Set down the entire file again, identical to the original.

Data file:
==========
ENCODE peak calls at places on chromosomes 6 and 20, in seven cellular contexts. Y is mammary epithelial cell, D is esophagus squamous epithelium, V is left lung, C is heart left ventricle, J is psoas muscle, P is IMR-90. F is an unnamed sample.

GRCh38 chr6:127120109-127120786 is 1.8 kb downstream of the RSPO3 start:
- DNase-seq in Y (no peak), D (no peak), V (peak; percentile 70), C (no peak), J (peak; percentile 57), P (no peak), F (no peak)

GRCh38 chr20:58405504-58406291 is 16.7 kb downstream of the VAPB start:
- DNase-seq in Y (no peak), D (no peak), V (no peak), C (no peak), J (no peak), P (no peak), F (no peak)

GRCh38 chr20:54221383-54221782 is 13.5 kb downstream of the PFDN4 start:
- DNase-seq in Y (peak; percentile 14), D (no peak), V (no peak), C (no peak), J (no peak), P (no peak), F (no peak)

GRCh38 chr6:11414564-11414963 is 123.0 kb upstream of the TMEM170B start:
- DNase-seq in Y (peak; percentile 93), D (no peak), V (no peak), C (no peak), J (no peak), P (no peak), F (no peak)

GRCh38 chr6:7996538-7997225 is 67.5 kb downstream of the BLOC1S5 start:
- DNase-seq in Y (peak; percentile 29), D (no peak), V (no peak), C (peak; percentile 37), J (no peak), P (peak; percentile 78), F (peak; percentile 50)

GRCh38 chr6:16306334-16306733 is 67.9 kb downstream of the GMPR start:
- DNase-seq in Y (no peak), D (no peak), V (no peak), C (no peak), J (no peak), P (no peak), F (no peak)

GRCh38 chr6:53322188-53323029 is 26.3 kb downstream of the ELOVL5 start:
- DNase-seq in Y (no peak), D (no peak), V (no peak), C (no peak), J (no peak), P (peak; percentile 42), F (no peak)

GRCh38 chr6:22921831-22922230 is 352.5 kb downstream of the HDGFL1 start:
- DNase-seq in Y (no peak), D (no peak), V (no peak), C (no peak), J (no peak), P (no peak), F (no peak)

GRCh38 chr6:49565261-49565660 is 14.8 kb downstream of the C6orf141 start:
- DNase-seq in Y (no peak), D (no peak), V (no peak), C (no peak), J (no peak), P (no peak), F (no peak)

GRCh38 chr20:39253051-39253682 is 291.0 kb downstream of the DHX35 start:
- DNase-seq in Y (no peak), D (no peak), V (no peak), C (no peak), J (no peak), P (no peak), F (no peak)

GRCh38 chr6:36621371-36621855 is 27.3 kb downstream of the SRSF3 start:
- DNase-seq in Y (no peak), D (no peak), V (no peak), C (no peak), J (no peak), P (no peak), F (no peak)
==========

ENCODE peak calls at places on chromosomes 6 and 20, in seven cellular contexts. Y is mammary epithelial cell, D is esophagus squamous epithelium, V is left lung, C is heart left ventricle, J is psoas muscle, P is IMR-90. F is an unnamed sample.

GRCh38 chr6:127120109-127120786 is 1.8 kb downstream of the RSPO3 start:
- DNase-seq in Y (no peak), D (no peak), V (peak; percentile 70), C (no peak), J (peak; percentile 57), P (no peak), F (no peak)

GRCh38 chr20:58405504-58406291 is 16.7 kb downstream of the VAPB start:
- DNase-seq in Y (no peak), D (no peak), V (no peak), C (no peak), J (no peak), P (no peak), F (no peak)

GRCh38 chr20:54221383-54221782 is 13.5 kb downstream of the PFDN4 start:
- DNase-seq in Y (peak; percentile 14), D (no peak), V (no peak), C (no peak), J (no peak), P (no peak), F (no peak)

GRCh38 chr6:11414564-11414963 is 123.0 kb upstream of the TMEM170B start:
- DNase-seq in Y (peak; percentile 93), D (no peak), V (no peak), C (no peak), J (no peak), P (no peak), F (no peak)

GRCh38 chr6:7996538-7997225 is 67.5 kb downstream of the BLOC1S5 start:
- DNase-seq in Y (peak; percentile 29), D (no peak), V (no peak), C (peak; percentile 37), J (no peak), P (peak; percentile 78), F (peak; percentile 50)

GRCh38 chr6:16306334-16306733 is 67.9 kb downstream of the GMPR start:
- DNase-seq in Y (no peak), D (no peak), V (no peak), C (no peak), J (no peak), P (no peak), F (no peak)

GRCh38 chr6:53322188-53323029 is 26.3 kb downstream of the ELOVL5 start:
- DNase-seq in Y (no peak), D (no peak), V (no peak), C (no peak), J (no peak), P (peak; percentile 42), F (no peak)

GRCh38 chr6:22921831-22922230 is 352.5 kb downstream of the HDGFL1 start:
- DNase-seq in Y (no peak), D (no peak), V (no peak), C (no peak), J (no peak), P (no peak), F (no peak)

GRCh38 chr6:49565261-49565660 is 14.8 kb downstream of the C6orf141 start:
- DNase-seq in Y (no peak), D (no peak), V (no peak), C (no peak), J (no peak), P (no peak), F (no peak)

GRCh38 chr20:39253051-39253682 is 291.0 kb downstream of the DHX35 start:
- DNase-seq in Y (no peak), D (no peak), V (no peak), C (no peak), J (no peak), P (no peak), F (no peak)

GRCh38 chr6:36621371-36621855 is 27.3 kb downstream of the SRSF3 start:
- DNase-seq in Y (no peak), D (no peak), V (no peak), C (no peak), J (no peak), P (no peak), F (no peak)